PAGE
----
Victor Davis Hanson

WikiLeaks’ Selective Morality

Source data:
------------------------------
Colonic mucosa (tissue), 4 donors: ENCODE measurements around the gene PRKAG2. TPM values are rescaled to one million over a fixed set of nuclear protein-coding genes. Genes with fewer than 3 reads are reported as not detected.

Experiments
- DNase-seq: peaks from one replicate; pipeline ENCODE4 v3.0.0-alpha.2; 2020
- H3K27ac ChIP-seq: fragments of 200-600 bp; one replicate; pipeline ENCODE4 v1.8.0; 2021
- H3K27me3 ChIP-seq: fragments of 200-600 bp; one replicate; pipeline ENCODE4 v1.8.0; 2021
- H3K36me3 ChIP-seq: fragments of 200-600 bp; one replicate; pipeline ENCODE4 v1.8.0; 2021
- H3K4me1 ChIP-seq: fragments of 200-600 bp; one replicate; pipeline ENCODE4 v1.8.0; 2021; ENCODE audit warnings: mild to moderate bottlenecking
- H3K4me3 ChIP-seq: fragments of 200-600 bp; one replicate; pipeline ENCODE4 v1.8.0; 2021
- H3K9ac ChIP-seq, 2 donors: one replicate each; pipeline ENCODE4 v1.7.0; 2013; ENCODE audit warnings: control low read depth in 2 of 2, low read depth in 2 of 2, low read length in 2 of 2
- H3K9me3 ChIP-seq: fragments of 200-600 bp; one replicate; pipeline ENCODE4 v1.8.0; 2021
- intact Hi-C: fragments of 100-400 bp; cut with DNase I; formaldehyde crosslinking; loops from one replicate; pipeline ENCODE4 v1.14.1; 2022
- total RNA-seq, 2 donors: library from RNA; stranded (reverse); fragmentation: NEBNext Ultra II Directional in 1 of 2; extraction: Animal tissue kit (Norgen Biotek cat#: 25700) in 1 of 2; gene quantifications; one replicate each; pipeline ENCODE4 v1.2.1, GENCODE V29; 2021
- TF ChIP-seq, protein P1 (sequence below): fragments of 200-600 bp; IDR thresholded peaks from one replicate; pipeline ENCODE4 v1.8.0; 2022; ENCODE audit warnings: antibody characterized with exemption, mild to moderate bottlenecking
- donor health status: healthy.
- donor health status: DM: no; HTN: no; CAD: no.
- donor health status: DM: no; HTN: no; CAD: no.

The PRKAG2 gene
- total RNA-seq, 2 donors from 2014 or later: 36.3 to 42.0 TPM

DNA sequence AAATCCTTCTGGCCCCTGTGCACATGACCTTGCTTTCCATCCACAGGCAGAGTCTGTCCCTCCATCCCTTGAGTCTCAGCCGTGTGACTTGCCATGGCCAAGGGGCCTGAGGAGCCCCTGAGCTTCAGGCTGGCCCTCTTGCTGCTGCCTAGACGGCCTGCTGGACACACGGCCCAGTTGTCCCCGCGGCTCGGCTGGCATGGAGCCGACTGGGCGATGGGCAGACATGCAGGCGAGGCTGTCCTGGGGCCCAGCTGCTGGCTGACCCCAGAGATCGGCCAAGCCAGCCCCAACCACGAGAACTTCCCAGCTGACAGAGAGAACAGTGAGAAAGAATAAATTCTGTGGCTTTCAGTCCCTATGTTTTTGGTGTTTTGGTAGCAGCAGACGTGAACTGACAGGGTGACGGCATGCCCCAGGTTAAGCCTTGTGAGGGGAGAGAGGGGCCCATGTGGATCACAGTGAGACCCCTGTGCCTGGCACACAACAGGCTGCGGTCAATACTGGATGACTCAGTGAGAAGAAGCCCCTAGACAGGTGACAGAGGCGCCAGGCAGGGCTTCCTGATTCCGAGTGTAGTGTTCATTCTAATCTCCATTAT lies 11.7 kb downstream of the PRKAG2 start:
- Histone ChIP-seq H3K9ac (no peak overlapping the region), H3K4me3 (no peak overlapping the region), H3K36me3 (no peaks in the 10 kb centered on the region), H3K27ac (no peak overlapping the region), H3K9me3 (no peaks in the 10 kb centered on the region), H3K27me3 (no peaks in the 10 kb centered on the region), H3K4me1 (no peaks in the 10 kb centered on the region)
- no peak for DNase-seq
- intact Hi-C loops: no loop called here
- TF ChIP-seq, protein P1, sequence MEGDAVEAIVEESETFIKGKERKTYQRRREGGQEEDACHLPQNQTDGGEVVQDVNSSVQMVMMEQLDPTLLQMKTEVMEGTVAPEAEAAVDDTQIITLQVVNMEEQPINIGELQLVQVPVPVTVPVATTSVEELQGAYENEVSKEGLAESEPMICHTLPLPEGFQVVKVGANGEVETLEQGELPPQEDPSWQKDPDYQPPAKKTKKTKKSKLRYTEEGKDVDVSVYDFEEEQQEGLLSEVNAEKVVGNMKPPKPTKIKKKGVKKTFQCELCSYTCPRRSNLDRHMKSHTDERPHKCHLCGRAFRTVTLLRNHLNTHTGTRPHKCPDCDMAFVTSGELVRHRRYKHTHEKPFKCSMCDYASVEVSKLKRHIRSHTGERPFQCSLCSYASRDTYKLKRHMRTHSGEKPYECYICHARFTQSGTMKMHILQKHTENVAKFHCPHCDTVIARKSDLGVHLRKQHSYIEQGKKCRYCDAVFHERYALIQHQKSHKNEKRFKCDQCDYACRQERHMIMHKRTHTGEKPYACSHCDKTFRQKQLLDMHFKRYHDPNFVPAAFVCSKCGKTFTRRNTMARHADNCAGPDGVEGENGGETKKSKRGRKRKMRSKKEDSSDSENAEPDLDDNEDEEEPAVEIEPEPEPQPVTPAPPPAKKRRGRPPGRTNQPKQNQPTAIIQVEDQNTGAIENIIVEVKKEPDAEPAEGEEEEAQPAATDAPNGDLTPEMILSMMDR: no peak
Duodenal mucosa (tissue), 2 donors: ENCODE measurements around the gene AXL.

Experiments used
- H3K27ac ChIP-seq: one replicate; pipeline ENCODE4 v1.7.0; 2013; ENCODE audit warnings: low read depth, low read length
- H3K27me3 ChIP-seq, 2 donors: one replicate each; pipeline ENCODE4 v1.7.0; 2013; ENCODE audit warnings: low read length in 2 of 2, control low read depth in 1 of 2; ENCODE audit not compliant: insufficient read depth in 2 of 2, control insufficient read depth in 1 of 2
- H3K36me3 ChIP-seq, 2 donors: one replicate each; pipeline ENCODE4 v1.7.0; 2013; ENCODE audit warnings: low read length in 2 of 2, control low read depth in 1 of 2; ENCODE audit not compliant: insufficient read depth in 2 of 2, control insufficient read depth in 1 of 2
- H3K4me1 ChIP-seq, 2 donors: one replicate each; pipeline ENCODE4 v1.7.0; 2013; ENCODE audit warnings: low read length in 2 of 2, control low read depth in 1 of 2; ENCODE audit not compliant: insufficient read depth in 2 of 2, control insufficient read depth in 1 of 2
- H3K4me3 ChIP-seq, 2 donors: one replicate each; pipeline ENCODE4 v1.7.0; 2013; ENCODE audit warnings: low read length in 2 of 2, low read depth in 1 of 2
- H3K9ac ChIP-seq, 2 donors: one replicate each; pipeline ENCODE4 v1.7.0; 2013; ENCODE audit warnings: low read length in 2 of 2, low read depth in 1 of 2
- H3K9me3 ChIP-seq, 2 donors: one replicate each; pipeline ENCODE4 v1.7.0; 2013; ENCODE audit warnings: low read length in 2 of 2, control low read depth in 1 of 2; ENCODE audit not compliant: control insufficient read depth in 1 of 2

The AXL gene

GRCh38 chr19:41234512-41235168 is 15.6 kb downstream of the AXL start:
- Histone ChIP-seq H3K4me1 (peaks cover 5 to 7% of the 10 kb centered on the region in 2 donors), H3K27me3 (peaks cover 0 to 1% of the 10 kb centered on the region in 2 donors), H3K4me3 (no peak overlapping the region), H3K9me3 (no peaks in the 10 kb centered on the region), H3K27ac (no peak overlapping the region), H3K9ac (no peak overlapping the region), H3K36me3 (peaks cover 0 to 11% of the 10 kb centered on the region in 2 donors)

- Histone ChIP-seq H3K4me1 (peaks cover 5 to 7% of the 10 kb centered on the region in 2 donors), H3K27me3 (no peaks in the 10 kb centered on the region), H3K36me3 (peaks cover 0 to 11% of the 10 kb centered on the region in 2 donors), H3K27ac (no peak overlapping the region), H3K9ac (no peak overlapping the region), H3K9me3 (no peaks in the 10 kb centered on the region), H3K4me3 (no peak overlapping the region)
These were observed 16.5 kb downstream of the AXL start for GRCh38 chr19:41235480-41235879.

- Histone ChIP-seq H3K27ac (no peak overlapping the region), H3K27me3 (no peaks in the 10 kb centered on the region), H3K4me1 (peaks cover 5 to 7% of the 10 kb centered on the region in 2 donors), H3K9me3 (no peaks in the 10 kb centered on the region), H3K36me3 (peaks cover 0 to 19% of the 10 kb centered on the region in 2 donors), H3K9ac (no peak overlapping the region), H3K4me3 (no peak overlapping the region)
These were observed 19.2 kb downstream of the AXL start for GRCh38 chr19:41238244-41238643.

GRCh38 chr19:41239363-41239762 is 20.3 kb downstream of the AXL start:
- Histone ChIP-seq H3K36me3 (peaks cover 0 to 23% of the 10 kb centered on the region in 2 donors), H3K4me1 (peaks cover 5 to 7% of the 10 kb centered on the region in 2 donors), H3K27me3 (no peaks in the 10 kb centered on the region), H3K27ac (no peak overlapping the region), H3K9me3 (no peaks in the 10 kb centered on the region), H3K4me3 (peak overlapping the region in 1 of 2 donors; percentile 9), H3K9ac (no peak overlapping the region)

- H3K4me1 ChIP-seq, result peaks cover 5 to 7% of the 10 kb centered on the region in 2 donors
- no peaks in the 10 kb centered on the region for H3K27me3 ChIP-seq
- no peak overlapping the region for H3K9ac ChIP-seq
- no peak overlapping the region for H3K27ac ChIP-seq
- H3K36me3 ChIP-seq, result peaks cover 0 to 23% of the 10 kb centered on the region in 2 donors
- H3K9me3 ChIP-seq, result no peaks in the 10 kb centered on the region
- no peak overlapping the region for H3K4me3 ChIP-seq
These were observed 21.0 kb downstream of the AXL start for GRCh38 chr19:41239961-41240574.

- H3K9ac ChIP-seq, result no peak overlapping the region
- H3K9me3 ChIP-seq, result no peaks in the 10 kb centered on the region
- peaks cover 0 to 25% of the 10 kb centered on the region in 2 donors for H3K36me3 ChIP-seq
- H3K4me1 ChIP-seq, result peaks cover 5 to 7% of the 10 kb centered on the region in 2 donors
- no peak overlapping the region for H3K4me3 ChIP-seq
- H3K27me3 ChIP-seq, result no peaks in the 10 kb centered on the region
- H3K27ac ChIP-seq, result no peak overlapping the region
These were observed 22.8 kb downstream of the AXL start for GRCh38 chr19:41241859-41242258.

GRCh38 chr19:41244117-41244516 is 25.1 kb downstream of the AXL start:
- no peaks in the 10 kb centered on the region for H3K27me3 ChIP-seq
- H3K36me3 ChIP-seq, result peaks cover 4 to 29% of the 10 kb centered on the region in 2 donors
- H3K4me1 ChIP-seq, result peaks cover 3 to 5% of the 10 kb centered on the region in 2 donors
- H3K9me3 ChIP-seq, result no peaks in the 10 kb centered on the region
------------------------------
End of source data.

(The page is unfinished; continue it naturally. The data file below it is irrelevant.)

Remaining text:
There has never been anything quite like WikiLeaks in American military history. We are engaged in a great experiment to see whether the U.S. military can still persist in a conflict when it knows that any and all of its private communications can become public — and will be selectively aired and hyped by people with a preconceived bias against it. Had the public known in real time from periodic media leaks about operational disasters surrounding the planning for the D-Day landings, intelligence failures at the Bulge or Okinawa, or G.I. treatment of some German and Japanese prisoners, the story of World War II might have been somewhat different. But then, in those paleolithic days FDR and Winston Churchill did not have to be flawless to be perceived as being far better than Adolf Hitler.

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